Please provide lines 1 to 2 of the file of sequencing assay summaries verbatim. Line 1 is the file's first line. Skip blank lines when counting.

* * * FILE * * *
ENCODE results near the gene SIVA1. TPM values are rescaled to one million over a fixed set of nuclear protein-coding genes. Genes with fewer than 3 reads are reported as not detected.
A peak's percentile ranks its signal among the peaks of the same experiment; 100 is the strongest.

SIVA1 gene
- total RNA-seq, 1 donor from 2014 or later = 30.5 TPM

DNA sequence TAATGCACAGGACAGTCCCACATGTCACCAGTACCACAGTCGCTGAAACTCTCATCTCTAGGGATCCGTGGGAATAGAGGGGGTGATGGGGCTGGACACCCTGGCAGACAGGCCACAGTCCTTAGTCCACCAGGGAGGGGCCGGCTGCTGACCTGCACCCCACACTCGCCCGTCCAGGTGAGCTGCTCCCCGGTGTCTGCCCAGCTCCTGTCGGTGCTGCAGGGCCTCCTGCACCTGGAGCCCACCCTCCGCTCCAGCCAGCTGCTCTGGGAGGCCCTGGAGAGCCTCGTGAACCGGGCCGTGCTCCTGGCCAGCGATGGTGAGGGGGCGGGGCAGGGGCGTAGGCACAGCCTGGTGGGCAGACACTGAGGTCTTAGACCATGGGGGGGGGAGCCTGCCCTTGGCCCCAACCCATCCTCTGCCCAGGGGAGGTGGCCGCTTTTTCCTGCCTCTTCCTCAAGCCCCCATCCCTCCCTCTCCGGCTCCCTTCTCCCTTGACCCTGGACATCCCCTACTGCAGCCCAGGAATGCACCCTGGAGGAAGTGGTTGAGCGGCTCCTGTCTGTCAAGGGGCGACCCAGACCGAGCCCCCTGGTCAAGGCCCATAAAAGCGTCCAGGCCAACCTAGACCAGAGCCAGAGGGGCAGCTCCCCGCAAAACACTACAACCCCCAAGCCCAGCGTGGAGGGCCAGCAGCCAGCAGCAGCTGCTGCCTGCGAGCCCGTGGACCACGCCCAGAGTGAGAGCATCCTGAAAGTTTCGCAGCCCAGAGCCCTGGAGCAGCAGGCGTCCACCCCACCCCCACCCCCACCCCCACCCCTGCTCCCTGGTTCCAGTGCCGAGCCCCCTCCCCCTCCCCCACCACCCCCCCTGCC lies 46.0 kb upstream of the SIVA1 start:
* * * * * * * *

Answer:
ENCODE results near the gene SIVA1. TPM values are rescaled to one million over a fixed set of nuclear protein-coding genes. Genes with fewer than 3 reads are reported as not detected.
A peak's percentile ranks its signal among the peaks of the same experiment; 100 is the strongest.